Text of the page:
The President released his FY12 Budget Request to Congress this morning. We’ll take close-up looks at several of the key science agency budget requests as the day goes on, but here’s a first look at the overall picture. From the Analytical Perspectives on the Budget:
The Administration recognizes the Government’s role in fostering scientific and technological breakthroughs, and has committed resources to ensure America leads the world in the innovations of the future. The Budget proposes $66 billion for basic and applied research because it is a reliable source of new knowledge to drive job creation and economic growth.
The President’s 2012 Budget maintains his commitment to double Federal investment in key basic research agencies: the National Science Foundation (NSF); the Department of Energy (DOE) Office of Science; and the laboratories of the Department of Commerce (DOC) National Institute of Standards and Technology (NIST). The Budget proposes $14 billion in 2012 for these three agencies, an increase of $1.5 billion over 2010 funding. Priorities for 2012 include clean energy and advanced manufacturing research in areas such as information technology, nanotechnology, and biotechnology at NSF, basic energy sciences at DOE, and cybersecurity, biomanufacturing, and innovative energy technologies at NIST.
The Federal R&D effort needs complementary R&D investments from business to provide a much wider range of technology options than the Government alone could provide and to translate scientific discoveries into commercially successful, innovative products and services. In order to provide businesses with greater confidence to invest, innovate, and grow, the Budget proposes to simplify and expand the Research and Experimentation tax credit, and make it permanent.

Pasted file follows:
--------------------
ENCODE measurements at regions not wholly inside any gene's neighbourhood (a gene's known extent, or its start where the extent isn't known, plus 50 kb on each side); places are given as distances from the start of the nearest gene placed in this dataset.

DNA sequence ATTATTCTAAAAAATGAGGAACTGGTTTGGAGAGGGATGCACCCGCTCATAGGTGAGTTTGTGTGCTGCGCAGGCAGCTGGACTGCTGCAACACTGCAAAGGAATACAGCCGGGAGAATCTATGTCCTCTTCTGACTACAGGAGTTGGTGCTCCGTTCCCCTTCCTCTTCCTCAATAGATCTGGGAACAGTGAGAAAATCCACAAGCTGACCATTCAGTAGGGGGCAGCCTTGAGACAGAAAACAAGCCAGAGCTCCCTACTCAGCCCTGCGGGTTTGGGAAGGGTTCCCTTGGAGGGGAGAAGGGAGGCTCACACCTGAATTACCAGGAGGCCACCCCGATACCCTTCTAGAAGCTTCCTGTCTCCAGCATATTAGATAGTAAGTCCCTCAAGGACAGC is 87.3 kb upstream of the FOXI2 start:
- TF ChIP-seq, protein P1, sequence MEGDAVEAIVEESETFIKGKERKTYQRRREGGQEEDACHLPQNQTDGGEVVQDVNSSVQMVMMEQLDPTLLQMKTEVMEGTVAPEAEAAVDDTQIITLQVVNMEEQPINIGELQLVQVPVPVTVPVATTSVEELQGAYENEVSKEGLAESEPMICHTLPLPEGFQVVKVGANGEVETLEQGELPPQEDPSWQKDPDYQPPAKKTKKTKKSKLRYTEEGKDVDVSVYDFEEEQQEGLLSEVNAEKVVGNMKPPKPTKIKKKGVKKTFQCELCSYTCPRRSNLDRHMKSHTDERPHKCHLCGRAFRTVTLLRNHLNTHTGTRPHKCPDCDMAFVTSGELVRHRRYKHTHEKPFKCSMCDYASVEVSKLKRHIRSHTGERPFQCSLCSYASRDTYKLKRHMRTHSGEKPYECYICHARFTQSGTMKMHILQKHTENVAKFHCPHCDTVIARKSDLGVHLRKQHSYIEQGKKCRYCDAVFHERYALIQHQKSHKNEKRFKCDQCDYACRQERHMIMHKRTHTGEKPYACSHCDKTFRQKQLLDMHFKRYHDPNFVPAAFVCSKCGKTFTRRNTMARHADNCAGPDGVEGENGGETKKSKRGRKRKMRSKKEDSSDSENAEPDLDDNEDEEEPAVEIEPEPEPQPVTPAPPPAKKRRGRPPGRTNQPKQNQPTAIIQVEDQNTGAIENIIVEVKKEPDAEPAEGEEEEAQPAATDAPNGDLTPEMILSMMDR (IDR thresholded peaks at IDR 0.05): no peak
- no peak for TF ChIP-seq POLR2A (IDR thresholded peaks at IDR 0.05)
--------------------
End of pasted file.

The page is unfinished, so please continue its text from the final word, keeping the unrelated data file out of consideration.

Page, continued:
Some quick agency-specific numbers:
NSF would see a 16 percent increase in R&D vs. FY10 (the FY11 year isn’t available for comparison yet because Congress hasn’t finished it).
Energy research would see an increase of 20 percent vs. FY10
NASA R&D overall would increase 6 percent, and NASA basic research would grow 220 percent from $835 million to $2.7 billion…but only because construction on the International Space Station is complete, so any resources to operate this new “national lab” are considered “basic research”
Defense basic research would see an increase of 14 percent, applied would decrease 4 percent.
NIH research would increase 3 percent.
Of course, this budget is essentially “dead on arrival” as far as the House is concerned. But it’s still important to have a good request from the President and the agencies on record when we go advocating for the science agencies during the FY12 appropriations process.
We’ll have lots more as we go through a day of briefings…